The shadow of Mother’s Day
For many people, Mother’s Day is full of joy. People go to the shops to select the best thoughtful gift representing their love for their mother.Mothers may also rejoice in celebrating and receiving love from their children. This is the ideal story. A wonderful story. The one we love to hear about.
But unfortunately, Mother’s Day is not such an ideal story for everybody. For some, it is not a joyous event filled with love. It is a time of stress, anxiety, and even anger. When a day such as Mother’s Day approaches, I notice how the conversations with my clients change. Some of them ask for support in preparing themselves for the day.
The uncomfortable truth is that there are mothers who are not loving and caring enough, and some hurt their children, unintentionally or intentionally. A number of mothers made many parenting mistakes when their children were young and have since realised the impact of their mistakes and apologised to their now adult children. This can be healing for their adult children, and a new, better relationship between the two may emerge. But some mothers are just as unloving in later life as they were when their children were young.
The pervasive narratives we often hear: ‘you only have one mother,’ ‘you’ve got to make it work, she’s your mother after all,’ ‘I’m sure she does love you’ aren’t helpful because they encourage people to dismiss the pain that their mothers inflicted on them in the past or even currently, and they potentially encourage people to keep exposing themselves to the toxicity of their unloving mothers.
Pressure to ‘be kind’
When people feel ‘unable’ to love their mothers, they blame themselves. “I must be such a monster for not loving my mother,” they say.
An unloving mother is perceived as such an abomination to a society that nobody wants to acknowledge them (surely they don’t exist). An adult child who doesn’t love their mother is considered taboo and monstrous (what a horrible, ungrateful person). These judgmental ideas leave the adult children of unloving mothers more hurt when they feel the pressure to ‘be kind’ on days such as Mother’s Day.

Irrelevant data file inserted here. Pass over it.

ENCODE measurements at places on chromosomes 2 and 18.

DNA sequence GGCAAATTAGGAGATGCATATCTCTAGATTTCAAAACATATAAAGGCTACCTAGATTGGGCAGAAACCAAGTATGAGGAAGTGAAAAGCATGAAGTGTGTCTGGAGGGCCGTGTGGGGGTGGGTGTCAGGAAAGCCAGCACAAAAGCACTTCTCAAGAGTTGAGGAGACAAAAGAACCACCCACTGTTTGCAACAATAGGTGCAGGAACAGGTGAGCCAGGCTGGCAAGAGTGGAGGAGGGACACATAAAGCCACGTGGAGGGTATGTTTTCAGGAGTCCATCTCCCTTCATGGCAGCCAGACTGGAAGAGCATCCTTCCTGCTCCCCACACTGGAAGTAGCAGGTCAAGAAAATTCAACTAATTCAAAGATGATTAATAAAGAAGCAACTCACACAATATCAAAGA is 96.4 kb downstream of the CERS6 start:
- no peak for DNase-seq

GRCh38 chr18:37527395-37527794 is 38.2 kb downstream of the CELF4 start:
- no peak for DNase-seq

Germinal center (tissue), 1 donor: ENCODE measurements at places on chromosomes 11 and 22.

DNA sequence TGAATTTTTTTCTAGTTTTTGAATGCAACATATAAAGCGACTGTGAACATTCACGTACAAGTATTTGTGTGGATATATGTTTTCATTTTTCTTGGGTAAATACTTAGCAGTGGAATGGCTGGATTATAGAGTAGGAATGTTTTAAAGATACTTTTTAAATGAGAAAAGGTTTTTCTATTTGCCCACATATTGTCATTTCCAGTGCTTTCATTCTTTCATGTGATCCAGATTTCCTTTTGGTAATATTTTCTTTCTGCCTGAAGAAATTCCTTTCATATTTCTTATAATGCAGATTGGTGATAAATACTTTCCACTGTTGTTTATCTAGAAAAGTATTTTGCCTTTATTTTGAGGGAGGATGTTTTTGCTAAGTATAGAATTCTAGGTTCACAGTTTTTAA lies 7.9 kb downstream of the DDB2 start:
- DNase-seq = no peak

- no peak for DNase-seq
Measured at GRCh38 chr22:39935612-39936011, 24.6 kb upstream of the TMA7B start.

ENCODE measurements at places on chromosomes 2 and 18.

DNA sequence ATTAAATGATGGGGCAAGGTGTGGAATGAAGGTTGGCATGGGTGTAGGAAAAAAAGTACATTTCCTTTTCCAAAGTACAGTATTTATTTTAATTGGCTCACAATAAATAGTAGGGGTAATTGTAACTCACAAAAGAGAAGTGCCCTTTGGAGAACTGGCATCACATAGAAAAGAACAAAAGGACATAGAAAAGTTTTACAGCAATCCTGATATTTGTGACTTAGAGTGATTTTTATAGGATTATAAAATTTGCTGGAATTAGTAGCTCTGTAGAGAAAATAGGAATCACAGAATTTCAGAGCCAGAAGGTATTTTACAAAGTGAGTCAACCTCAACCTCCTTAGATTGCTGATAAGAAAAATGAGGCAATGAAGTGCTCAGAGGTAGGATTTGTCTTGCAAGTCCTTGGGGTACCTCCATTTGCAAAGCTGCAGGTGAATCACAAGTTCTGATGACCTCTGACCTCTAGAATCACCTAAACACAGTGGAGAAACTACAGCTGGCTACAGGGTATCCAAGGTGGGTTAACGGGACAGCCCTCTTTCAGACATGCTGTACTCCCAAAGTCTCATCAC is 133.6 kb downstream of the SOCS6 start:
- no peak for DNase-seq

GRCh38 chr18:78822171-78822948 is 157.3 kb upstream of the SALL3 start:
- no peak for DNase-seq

Indeed, very few things are more painful than experiencing the absence of love and care from our mothers. It is easier not to face it. It is easier to buy the Mother’s Day card and ‘be nice’ on the day. It is easy to make excuses like ‘she had a bad childhood herself, after all.’
Even with all the excuses that we might want to lay on top of the pain, the pain does remain, and sometimes it turns into poor mental health and disrupted relationships in adult life if we keep ignoring it.
Of course, unloving mothers are not monsters either. They have major struggles, people with their own broken hearts. But validating their struggles should not trump their impact on their children. It is painful to face the horrid truth that some mothers are incapable of loving their children as they should. It is awful to see people choosing to be parents and not understanding the enormous responsibility in shaping another human being’s life.
But it is even more harmful to minimise or dismiss the stories of the adult children who grew up with such mothers. If we don’t acknowledge our broken heart, we can’t begin to heal it.
Often, people can heal from disrupted attachments with other loving relationships, friendships, or romantic partners. We can get hurt the most in a damaging relationship with a parent, but we can also heal.
For the people who consistently get hurt by their mother’s attitudes, behaviours or words, and there are no signs of improvement, it is okay to decide to minimise exposure to their mother. People who realise that their mothers won’t change might decide to find what we call a ‘family of choice.’ Whatever you choose to do, keep fully aware of your decisions. Are you making a decision based on your protection? Or on the hope to your mother will become a better one?
- Silva Neves is a psychosexual and relationship psychotherapist.